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Anne Holt
Anne Holt
Anne Holt
Born (1958-11-16) 16 November 1958 (age 65)
Larvik, Norway
Occupation Crime novelist
Nationality Norwegian
Genre Crime fiction, thriller fiction,
Notable works What is Mine (2001), What Never Happens (2004)
Minister of Justice
In office
25 October 1996 – 4 February 1997
Prime Minister Torbjørn Jagland
Preceded by Grete Faremo
Succeeded by Gerd-Liv Valla
Personal details
Nationality Norwegian
Political party Labour Party

Anne Holt (born 16 November 1958) is a Norwegian author, lawyer and former Minister of Justice.

Early life

She was born in Larvik, grew up in Lillestrøm and Tromsø, and moved to Oslo in 1978. Holt graduated with a law degree from the University of Bergen in 1986, and worked for The Norwegian Broadcasting Corporation (NRK) in the period 1984 to 1988.


She then worked at the Oslo Police Department for two years, earning her right to practise as a lawyer in Norway. In 1990 she returned to NRK, where she worked one year as a journalist and anchor woman for the news program Dagsrevyen.

Anne Holt started her own law practice in 1994, and served as the Minister of Justice in Cabinet Jagland for a short period from 25 October 1996 to 4 February 1997. She resigned for health reasons, and was replaced by Gerd-Liv Valla.


In 1993, she made her debut as a novelist with the crime novel Blind gudinne, featuring the lesbian police officer Hanne Wilhelmsen. The two novels Løvens gap (1997) and Uten ekko (2000) are co-authored with her former state secretary Berit Reiss-Andersen.

Her 2015 novel Offline is about a terrorist attack on an Islamic cultural center by a group of extreme Norwegian nationalists.

She is one of the most successful crime novelists in Norway. She has been published in 25 countries. Val McDermid, a Scottish crime writer, has said that "Anne Holt is the latest crime writer to reveal how truly dark it gets in Scandinavia".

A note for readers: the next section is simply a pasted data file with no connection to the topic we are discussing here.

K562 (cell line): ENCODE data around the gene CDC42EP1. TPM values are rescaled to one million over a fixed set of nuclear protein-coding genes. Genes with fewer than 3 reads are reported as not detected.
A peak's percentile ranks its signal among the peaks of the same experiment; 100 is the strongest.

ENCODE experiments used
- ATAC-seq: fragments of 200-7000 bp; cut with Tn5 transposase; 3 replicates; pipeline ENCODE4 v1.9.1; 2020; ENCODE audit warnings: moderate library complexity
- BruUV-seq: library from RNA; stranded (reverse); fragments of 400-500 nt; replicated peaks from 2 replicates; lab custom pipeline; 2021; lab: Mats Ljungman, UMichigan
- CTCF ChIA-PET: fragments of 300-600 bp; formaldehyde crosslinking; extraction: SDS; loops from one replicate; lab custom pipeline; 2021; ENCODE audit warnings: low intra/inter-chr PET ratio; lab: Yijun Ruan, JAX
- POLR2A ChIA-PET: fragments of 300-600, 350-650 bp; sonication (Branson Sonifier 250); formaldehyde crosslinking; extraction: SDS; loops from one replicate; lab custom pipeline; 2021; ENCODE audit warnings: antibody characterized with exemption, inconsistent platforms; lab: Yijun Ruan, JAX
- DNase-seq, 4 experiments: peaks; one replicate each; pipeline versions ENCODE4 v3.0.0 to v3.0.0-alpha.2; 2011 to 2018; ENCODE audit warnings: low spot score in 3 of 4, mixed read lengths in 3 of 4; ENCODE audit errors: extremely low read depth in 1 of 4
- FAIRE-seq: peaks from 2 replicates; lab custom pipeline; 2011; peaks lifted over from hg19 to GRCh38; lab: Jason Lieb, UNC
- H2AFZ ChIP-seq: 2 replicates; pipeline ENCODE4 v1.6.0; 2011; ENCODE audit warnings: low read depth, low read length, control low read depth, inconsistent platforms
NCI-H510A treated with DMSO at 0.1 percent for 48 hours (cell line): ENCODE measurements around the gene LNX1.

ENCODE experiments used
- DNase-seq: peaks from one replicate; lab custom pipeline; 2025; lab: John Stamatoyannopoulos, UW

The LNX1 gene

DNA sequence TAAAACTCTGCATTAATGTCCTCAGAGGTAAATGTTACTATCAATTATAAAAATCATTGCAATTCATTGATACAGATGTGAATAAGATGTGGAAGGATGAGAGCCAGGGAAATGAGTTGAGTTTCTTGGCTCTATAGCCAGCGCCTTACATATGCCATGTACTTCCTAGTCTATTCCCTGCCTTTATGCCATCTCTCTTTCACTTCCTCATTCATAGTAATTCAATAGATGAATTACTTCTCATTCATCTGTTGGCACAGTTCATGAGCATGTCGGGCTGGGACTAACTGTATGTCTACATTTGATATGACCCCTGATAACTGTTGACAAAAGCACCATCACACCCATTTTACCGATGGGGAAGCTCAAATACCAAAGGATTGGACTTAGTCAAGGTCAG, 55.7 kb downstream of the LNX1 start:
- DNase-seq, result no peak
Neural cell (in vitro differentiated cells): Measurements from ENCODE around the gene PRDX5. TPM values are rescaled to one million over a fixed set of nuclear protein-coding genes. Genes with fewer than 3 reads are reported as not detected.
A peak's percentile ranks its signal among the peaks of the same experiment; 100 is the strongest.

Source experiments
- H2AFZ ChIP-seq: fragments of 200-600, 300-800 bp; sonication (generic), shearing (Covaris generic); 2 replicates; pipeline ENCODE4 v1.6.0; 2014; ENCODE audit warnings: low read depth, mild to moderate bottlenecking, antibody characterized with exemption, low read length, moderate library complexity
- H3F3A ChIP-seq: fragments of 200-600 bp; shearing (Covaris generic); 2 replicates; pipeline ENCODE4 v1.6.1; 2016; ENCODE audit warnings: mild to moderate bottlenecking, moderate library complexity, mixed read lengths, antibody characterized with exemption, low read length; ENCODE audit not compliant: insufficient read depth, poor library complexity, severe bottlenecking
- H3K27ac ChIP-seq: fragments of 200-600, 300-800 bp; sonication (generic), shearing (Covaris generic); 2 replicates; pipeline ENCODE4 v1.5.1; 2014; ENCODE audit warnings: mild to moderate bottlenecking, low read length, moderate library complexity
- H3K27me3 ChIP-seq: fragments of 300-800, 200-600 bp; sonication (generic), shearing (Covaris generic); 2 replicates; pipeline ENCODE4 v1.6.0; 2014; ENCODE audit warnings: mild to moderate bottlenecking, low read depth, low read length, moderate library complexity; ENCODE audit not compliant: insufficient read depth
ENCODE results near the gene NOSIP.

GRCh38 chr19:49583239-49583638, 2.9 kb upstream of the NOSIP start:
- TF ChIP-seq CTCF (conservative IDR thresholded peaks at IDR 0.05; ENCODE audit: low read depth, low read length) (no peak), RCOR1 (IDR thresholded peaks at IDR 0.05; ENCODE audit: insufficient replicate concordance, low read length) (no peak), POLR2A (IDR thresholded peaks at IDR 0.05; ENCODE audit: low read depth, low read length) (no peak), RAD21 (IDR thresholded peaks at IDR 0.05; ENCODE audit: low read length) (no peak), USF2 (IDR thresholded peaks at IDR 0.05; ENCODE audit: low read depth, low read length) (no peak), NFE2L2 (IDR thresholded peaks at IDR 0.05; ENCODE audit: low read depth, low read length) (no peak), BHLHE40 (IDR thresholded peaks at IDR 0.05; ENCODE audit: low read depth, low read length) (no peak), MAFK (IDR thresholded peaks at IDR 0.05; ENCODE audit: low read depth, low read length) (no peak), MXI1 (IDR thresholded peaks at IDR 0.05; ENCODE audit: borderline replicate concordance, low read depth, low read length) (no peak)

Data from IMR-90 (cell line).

In 2004, Holt took part in the founding of the Norwegian branch of the Swedish publishing house, Piratforlaget, which had been started by the celebrated Swedish authors Jan Guillou and Liza Marklund. The objective, to publish bestselling writers at reduced prices, was controversial in Scandinavia, where book prices and author advances are highly standardized. Anders Heger, head of the Cappelen publishing house, expressed a widespread concern that Piratforlag would "intensify differences" between "the authors who earn a lot and those who don't".

Political views

Holt is a social democrat and a lifelong member of the Labour Party. She is outspoken against racism.

In 2012, Holt wrote an op-ed in Dagbladet about the Norwegian Labour Party and the time after Anders Behring Breivik's terror attacks in Norway in 2011.

In 2017, Holt wrote an op-ed in Dagens Nyheter in which she rejected the far-right view that Sweden's immigration policies were reckless and dangerous.

Honours and awards

She has won several awards, including the Riverton Prize (1994) for Salige er de som tørster, the Bokhandler Prize (1995) for Demonens død, and the Cappelen Prize (2001).

Personal life

She lives in Oslo with her registered partner Anne Christine Kjær (also known as Tine Kjær) and their daughter Iohanne.

See also

Kids robot.svg In Spanish: Anne Holt para niños

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